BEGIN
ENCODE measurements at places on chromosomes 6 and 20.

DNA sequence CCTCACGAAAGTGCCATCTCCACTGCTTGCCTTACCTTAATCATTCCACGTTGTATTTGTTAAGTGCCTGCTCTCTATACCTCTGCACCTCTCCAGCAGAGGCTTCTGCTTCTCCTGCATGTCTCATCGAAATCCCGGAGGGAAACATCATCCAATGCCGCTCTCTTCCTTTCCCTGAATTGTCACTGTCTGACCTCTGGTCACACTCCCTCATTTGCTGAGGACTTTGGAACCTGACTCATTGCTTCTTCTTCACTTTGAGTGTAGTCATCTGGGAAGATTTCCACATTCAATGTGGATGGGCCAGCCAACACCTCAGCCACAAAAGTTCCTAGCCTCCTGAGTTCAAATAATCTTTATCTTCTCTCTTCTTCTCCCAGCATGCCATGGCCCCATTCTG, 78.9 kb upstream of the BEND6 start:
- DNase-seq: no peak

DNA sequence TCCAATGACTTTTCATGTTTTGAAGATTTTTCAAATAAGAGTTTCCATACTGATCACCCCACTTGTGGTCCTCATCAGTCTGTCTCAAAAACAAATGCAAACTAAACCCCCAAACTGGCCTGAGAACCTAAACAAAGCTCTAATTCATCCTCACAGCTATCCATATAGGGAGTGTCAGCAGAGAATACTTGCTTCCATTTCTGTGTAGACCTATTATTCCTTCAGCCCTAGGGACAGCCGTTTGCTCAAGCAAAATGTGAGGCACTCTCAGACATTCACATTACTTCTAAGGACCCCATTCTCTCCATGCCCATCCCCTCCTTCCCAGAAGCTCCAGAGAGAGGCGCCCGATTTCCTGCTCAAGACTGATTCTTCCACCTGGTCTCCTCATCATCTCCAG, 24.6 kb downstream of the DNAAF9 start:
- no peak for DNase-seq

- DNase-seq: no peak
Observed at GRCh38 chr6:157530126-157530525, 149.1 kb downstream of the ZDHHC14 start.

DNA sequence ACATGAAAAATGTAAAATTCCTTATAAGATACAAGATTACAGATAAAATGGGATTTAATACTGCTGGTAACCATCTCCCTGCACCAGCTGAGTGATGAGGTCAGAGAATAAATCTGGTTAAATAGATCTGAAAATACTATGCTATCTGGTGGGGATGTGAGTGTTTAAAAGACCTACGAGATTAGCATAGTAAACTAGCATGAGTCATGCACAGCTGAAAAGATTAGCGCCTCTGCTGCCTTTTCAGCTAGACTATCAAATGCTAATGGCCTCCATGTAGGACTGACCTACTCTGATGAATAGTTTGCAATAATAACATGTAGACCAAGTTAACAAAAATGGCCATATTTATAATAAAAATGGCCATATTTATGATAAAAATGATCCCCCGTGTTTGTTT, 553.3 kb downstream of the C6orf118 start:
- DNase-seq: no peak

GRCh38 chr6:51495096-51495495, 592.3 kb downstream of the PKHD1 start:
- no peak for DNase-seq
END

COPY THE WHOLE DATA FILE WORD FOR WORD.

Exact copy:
ENCODE measurements at places on chromosomes 6 and 20.

DNA sequence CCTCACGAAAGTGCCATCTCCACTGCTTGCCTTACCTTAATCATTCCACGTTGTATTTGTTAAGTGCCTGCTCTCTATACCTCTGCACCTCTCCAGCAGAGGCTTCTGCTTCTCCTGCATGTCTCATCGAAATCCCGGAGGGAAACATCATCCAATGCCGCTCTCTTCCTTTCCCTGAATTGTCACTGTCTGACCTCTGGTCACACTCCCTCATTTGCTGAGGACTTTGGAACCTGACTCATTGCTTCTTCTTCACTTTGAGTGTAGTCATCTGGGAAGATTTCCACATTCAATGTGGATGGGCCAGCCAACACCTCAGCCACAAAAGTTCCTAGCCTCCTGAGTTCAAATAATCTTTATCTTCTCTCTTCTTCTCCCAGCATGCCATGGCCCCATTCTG, 78.9 kb upstream of the BEND6 start:
- DNase-seq: no peak

DNA sequence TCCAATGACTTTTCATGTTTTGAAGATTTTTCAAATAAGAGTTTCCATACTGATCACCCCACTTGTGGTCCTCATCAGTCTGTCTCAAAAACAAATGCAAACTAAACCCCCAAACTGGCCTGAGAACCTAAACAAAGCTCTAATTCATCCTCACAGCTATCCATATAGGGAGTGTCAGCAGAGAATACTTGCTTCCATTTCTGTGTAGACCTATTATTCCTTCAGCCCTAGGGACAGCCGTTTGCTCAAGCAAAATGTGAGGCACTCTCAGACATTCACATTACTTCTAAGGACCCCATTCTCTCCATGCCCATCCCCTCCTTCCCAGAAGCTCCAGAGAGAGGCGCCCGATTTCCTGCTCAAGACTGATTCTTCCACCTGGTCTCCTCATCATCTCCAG, 24.6 kb downstream of the DNAAF9 start:
- no peak for DNase-seq

- DNase-seq: no peak
Observed at GRCh38 chr6:157530126-157530525, 149.1 kb downstream of the ZDHHC14 start.

DNA sequence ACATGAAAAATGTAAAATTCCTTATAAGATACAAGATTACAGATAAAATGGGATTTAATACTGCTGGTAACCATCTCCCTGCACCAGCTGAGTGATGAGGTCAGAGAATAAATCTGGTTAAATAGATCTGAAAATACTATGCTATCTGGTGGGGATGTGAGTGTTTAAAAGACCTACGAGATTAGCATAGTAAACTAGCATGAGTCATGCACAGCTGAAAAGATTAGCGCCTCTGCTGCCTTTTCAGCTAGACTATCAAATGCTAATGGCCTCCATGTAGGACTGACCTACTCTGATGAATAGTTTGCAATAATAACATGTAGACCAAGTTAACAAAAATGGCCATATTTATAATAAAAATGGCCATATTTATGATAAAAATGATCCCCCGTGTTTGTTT, 553.3 kb downstream of the C6orf118 start:
- DNase-seq: no peak

GRCh38 chr6:51495096-51495495, 592.3 kb downstream of the PKHD1 start:
- no peak for DNase-seq